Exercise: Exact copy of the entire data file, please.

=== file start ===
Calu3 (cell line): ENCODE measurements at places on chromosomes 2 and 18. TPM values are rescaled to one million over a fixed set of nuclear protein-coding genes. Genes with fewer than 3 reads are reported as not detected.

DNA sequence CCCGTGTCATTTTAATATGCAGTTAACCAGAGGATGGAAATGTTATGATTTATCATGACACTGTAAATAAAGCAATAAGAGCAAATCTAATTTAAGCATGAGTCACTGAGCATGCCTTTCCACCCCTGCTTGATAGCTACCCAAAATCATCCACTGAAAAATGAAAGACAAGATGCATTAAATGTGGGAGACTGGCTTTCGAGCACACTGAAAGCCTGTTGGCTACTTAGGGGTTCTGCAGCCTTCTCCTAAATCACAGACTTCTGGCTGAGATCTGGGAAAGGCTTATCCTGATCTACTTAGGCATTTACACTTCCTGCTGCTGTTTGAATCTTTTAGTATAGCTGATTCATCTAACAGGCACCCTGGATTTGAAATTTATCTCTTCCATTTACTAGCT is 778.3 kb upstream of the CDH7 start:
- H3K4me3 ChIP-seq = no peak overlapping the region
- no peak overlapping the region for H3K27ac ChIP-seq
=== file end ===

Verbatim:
Calu3 (cell line): ENCODE measurements at places on chromosomes 2 and 18. TPM values are rescaled to one million over a fixed set of nuclear protein-coding genes. Genes with fewer than 3 reads are reported as not detected.

DNA sequence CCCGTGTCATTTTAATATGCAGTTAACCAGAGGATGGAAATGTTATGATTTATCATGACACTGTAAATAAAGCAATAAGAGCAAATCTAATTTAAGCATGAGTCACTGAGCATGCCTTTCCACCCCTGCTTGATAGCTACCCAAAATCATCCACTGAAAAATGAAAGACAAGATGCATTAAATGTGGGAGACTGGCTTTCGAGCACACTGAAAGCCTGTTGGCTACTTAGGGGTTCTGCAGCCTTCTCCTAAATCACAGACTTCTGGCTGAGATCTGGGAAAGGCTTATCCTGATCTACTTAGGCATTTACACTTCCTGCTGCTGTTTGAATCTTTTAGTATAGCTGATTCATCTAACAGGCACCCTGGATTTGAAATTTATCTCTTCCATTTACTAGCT is 778.3 kb upstream of the CDH7 start:
- H3K4me3 ChIP-seq = no peak overlapping the region
- no peak overlapping the region for H3K27ac ChIP-seq